Imagine placing an adhesive bandage on a cut and having the bandage tell you immediately that dangerous bacteria have gotten into the wound and that you need to seek a doctor's help.
Researchers at the University of Rochester have taken the first major step toward a bandage that will change color depending on what kind of bacteria may be present in a wound. It can give an instant diagnosis as to whether the wound may require special care or what kind of antibiotics may work best in treating it. The bandage is part of the Center for Future Health's "smart medical home"-a series of devices working in conjunction in the home to monitor a family's health.
Benjamin Miller, assistant professor of chemistry at the University, and Philippe Fauchet, professor and chair of electrical and computer engineering, have devised a sand-grain sized wafer that can differentiate between two classes of bacteria, called Gram-positive and Gram-negative.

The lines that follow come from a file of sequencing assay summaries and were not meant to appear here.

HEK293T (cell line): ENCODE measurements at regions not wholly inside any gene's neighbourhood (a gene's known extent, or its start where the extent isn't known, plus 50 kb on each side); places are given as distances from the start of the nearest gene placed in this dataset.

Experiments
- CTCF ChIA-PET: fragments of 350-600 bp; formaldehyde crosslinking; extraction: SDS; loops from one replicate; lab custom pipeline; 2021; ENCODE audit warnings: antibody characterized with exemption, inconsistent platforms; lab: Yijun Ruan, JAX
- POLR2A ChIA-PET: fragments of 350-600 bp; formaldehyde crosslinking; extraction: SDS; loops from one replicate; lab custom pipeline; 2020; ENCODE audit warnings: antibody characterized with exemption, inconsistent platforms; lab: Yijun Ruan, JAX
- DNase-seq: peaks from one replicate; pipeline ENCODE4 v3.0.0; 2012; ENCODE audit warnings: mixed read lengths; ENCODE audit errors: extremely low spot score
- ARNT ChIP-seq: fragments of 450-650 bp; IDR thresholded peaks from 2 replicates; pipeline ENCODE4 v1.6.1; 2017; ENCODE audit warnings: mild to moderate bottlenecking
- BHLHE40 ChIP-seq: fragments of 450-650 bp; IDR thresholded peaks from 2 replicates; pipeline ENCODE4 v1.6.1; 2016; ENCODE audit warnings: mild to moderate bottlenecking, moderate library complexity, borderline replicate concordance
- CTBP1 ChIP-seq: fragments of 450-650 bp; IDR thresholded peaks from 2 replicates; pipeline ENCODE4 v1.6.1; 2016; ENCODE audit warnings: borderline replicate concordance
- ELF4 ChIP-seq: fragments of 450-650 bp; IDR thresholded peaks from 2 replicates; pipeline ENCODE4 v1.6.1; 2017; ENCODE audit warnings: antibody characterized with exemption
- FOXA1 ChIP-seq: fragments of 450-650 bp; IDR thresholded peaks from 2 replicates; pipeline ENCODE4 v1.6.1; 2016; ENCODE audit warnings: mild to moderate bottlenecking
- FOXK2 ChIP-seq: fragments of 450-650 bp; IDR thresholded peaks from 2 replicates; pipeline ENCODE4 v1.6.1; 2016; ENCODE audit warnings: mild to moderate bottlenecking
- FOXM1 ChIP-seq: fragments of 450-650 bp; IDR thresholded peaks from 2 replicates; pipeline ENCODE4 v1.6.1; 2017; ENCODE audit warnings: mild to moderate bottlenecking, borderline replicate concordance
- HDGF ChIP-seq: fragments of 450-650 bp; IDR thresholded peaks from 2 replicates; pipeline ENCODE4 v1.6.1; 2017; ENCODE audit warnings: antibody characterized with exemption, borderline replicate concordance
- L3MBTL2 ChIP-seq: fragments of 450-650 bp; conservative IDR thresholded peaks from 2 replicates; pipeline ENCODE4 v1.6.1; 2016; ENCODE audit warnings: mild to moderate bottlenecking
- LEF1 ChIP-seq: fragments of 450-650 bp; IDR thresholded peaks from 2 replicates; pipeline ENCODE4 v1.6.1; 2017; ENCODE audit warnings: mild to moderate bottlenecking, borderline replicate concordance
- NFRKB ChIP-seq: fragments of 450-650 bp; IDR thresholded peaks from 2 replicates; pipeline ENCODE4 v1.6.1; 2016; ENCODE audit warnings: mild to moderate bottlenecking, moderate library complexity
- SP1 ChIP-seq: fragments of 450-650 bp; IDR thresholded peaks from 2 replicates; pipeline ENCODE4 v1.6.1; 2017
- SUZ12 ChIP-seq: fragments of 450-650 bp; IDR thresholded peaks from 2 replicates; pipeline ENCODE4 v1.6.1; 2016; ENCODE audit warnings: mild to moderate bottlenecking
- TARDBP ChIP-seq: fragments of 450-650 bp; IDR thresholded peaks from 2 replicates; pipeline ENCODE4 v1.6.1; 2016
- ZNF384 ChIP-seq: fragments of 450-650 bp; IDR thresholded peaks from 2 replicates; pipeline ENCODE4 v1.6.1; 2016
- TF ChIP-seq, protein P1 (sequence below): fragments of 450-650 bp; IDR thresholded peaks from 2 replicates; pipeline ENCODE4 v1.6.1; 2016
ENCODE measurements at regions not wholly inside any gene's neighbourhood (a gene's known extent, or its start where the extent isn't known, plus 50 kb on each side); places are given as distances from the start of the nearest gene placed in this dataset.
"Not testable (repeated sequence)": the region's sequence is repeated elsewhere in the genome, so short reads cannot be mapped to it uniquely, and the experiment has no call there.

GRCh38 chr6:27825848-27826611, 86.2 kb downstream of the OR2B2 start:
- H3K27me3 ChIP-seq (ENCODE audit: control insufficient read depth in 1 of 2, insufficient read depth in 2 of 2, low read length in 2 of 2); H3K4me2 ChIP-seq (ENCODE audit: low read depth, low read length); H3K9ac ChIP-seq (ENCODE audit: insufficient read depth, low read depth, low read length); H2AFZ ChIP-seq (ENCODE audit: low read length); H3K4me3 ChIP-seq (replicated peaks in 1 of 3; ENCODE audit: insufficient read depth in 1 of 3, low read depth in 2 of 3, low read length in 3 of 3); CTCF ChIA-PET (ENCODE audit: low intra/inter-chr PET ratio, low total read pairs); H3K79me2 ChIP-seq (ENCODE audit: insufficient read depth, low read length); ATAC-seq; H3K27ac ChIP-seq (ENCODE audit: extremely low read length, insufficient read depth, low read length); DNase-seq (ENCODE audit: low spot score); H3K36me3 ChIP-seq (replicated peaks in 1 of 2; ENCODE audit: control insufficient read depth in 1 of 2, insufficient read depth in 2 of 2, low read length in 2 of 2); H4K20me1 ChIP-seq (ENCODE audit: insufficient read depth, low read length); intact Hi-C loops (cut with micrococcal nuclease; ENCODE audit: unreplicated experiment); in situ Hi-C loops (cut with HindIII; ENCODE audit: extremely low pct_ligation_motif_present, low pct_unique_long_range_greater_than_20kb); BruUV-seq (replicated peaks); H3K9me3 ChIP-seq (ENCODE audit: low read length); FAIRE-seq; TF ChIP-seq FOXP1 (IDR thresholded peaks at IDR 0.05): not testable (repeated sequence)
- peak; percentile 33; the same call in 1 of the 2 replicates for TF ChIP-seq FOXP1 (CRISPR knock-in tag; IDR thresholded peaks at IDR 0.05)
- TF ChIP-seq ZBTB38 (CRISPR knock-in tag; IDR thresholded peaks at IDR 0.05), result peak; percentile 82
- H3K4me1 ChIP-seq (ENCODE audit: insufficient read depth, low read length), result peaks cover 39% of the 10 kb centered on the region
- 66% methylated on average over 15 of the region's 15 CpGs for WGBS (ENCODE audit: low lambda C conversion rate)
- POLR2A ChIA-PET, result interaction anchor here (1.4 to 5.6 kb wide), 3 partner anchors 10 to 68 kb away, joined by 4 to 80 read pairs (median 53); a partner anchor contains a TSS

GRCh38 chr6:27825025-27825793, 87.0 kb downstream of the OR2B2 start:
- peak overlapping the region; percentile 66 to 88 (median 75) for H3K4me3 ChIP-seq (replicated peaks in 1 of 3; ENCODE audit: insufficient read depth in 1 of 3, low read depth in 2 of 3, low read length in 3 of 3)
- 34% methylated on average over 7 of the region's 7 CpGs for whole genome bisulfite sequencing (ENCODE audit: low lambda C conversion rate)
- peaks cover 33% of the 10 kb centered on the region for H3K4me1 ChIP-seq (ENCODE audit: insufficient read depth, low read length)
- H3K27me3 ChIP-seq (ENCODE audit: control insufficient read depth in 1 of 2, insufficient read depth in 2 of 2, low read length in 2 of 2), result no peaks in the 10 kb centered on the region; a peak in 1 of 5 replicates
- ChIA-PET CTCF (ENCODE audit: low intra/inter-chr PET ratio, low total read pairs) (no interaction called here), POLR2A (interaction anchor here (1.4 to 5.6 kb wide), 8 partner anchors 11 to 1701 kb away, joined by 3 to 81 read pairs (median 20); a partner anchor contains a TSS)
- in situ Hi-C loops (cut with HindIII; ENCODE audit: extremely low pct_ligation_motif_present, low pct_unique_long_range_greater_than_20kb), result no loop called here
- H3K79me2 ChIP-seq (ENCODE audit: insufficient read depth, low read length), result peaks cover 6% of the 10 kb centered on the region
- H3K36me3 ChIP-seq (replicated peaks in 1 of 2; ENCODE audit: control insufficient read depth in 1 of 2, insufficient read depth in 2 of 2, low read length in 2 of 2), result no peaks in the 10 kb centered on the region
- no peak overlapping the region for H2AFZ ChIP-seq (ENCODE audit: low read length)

The sensor, the first substantial improvement in identifying Gram-positive and negative bacteria since Hans Christian Joachim Gram developed the original staining technique in 1884, is reported in the upcoming issue of the Journal of the American Chemical Society.
The accomplishment is evidence that it's indeed possible to accurately identify bacteria with a silicon sensor, spurring Miller's team to expand the research to several other types of bacteria, including salmonella, listeria and enteropathogenic E. coli, all of which can cause serious disease in humans.
Today, if a doctor needs to identify whether a bacterial infection is of the Gram positive or negative variety, the bacteria need to be stained and examined under a microscope. "The Gram stain has been an important tool in analyzing bacteria for more than a century, but it's amazing to me that we're still using a procedure that's effectively out of the Stone Age," says Miller. "We can now get the same information immediately, at home or in the
Contact: Jonathan Sherwood
University of Rochester